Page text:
If your B1/B2 visa was erroneously revoked by CBP because of this mistake, you may immediately appeal the decision and seek reinstatement at a Deferred Inspection Site or port of entry.

Incomplete I-94 Arrival/Departure Records

Some individuals have recently reported that upon retrieving their I-94 arrival/departure record on the U.S. Customs and Border Protection webpage, their travel history has shown up as incomplete with some arrivals and departures missing from their record.

CBP has said that a travel record may appear as incomplete because some of the information is considered confidential. For that reason, not all of your travel history may be available on the online system. If you find any inaccurate or missing data on your I-94 you may contact CBP online to correct the information by navigating to this webpage and explaining the issue. You may upload any relevant documentation attached where needed. You may also visit a CBP Deferred Inspection Site in person to resolve your issues.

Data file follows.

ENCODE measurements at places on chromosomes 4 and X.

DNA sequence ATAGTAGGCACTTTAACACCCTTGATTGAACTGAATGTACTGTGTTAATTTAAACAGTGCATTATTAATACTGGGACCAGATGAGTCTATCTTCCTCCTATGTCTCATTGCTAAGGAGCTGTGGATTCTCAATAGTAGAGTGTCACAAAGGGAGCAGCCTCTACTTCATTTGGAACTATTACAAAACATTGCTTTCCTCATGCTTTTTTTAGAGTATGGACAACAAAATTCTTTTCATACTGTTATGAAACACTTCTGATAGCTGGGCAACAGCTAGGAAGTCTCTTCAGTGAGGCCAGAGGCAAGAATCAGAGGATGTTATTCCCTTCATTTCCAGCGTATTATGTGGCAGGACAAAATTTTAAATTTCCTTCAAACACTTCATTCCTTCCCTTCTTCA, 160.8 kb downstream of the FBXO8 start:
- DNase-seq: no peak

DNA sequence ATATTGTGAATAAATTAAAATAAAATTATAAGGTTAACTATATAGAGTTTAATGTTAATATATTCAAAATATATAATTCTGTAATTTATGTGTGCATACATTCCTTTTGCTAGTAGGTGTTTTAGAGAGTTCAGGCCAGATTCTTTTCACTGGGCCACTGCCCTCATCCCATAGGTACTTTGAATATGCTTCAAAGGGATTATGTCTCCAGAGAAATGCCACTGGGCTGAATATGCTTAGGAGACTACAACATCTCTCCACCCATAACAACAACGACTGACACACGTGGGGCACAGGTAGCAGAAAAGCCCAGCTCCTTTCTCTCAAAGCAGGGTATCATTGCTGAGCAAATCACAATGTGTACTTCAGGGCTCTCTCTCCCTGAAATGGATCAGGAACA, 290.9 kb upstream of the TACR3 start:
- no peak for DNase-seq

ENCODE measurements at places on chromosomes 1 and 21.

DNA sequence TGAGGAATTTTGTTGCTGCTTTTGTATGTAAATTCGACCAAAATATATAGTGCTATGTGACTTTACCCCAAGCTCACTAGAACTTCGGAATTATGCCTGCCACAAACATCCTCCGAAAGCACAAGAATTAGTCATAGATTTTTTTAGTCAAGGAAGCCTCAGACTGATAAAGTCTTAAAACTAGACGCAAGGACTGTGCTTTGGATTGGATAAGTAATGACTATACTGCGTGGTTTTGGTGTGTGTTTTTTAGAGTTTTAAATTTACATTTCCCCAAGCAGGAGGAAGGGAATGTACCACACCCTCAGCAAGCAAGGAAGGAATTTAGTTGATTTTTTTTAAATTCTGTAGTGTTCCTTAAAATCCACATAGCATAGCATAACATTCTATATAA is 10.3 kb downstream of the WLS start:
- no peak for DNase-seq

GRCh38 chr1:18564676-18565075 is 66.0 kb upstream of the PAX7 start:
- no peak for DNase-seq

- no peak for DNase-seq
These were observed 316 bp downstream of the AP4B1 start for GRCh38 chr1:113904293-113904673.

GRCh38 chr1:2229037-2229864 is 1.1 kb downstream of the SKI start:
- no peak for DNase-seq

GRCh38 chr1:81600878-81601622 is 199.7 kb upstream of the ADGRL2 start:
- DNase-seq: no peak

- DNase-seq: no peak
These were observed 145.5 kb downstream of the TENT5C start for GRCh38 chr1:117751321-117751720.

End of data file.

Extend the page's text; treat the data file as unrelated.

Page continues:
Green Card Holders Stranded Overseas for more than 1 year

In their meeting with AILA, CBP confirmed that U.S. permanent residents stuck overseas who have been unable to re-enter the United States for more than 1 year, due to COVID-19 related travel restrictions and/or inability to secure appointments at U.S. Embassy or Consulates abroad, can expect to receive discretionary flexibility when re-entering the United States. However, such individuals must be prepared to show documentary evidence of their inability to return to the United States due to COVID-19 obstacles, efforts made to re-enter on a timely basis, and evidence that shows the circumstances were beyond your control.

Based on recent CBP guidance, if you can provide such documentary evidence to the satisfaction of the CBP officer, you will be allowed to re-enter the United States.


We hope you found this information helpful. To find more information about these topics, please check out our helpful links below.